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Pennsylvania Farms Crucial to Chesapeake Bay Health

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A federal court has cleared the way for what conservationists say needs to happen to clean up Pennsylvania tributaries of Chesapeake Bay - including reducing polluted farm runoff. Photo courtesy Chesapeake Bay Foundation.
A federal court has cleared the way for what conservationists say needs to happen to clean up Pennsylvania tributaries of Chesapeake Bay - including reducing polluted farm runoff. Photo courtesy Chesapeake Bay Foundation.
 By Dan HeymanContact
July 9, 2015

HARRISBURG, Pa. – A federal court victory has cleared the way for what conservationists say needs to happen on Pennsylvania farms to help meet the goals of a Chesapeake Bay cleanup plan.

A federal appeals court ruling this week reaffirmed the legality of the Chesapeake Bay cleanup effort, which spans six states and the District of Columbia.

Chesapeake Bay Foundation president Will Baker says the current bay blueprint plan offers "real hope" for a healthier bay, along with potential economic benefits of $22 billion per year – but he says the state is far behind where it needs to be in cleaning up farm runoff.

"The focus needs to be on agriculture, and needs to be on Pennsylvania," he says. "If not, the entire program could fail once again."

Baker says the good news is farms can reduce their pollution inexpensively, and will benefit from doing so. National farm and developer lobbying groups have sued to stop the federal and multi-state coordination, describing it as a pattern for over-regulation.

With Pennsylvania's cleanup plans lagging, Baker says the best way to catch up is to deal with farm runoff – fertilizer and livestock waste – and federal and state assistance is available to make that happen. He says adding fences, trees and buffers to protect streams, and reducing fertilizer use, makes sense for farmers.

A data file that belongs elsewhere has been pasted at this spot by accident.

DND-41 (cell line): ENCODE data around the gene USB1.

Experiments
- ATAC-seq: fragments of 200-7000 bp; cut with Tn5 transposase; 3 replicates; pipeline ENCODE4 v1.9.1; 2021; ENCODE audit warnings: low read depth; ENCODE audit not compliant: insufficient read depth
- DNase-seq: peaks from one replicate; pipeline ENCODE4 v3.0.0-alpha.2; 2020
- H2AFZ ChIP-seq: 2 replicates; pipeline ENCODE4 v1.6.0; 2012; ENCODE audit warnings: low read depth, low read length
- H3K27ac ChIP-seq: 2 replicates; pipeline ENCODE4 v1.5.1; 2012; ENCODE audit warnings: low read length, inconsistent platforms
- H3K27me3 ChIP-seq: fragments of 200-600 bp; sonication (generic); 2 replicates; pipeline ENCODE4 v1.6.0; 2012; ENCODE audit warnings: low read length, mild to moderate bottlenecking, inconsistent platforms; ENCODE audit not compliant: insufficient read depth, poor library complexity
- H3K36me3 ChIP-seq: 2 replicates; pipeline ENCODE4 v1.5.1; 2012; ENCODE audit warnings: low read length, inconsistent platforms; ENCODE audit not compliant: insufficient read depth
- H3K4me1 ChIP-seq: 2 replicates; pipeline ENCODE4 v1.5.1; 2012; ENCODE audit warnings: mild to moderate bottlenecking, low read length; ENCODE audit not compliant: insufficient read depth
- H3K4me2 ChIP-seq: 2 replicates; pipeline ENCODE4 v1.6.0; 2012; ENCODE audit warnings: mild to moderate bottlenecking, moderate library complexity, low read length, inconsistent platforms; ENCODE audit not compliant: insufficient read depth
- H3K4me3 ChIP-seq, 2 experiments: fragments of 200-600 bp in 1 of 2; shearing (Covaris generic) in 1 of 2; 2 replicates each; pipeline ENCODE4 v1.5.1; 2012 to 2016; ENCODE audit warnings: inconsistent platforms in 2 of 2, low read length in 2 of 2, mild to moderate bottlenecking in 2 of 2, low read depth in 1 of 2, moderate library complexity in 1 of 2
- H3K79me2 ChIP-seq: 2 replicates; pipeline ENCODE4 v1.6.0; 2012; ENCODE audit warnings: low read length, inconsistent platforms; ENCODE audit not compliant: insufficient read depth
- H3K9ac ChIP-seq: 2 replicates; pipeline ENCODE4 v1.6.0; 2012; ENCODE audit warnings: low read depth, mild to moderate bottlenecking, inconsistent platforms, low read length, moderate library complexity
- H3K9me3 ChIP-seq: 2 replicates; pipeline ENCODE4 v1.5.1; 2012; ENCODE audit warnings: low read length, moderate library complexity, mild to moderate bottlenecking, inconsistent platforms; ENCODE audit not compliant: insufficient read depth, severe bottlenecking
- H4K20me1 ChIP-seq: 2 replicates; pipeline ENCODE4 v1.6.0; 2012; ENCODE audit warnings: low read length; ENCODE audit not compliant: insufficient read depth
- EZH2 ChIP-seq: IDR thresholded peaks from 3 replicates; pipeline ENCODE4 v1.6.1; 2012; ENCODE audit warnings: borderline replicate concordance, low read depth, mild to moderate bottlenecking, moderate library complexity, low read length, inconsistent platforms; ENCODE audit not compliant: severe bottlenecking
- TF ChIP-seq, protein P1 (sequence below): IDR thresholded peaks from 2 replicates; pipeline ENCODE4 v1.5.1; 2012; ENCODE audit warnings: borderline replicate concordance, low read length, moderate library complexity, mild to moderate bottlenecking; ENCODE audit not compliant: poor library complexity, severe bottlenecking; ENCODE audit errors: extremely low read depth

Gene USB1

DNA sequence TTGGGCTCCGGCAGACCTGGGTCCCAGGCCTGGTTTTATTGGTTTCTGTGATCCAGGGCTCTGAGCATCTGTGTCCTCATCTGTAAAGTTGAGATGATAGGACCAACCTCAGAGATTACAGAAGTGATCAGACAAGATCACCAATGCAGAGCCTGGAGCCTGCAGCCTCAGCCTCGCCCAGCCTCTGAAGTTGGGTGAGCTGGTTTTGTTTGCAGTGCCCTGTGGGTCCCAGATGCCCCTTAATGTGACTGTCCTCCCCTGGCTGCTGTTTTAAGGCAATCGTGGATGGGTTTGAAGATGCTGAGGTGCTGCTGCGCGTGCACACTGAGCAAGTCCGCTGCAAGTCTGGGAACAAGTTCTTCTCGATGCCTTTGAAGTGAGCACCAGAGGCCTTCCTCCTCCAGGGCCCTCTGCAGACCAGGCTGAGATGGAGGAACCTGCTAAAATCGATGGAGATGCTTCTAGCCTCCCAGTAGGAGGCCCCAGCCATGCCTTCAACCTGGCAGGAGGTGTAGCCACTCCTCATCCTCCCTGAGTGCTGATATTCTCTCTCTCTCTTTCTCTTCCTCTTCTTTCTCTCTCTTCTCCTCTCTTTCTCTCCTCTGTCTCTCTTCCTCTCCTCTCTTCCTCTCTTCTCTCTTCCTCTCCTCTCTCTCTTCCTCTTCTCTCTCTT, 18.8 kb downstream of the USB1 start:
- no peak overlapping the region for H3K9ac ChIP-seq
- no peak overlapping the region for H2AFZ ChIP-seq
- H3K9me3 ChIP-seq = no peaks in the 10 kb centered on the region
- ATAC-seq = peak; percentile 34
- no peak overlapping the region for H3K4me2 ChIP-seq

"If you're applying less fertilizer and getting the same return, that's going to be good for water quality, good for the quality of your well water, and it's going to be good for your bottom line," he says.

If Pennsylvania doesn't make enough headway to reduce farm runoff, Baker says the federal government may have little choice but to impose more stringent rules on municipal wastewater treatment – a move he says would be unpopular and expensive for taxpayers.

He adds that Governor Tom Wolf has, so far, said he can't make an important bay cleanup meeting in Washington at the end of the month.

"We think it's especially important for Governor Wolf to be there, because Pennsylvania is the one state that is behind," says Baker. "We hope he can make time in his schedule."

Baker notes that half of the bay's water comes from the Susquehanna River watershed.

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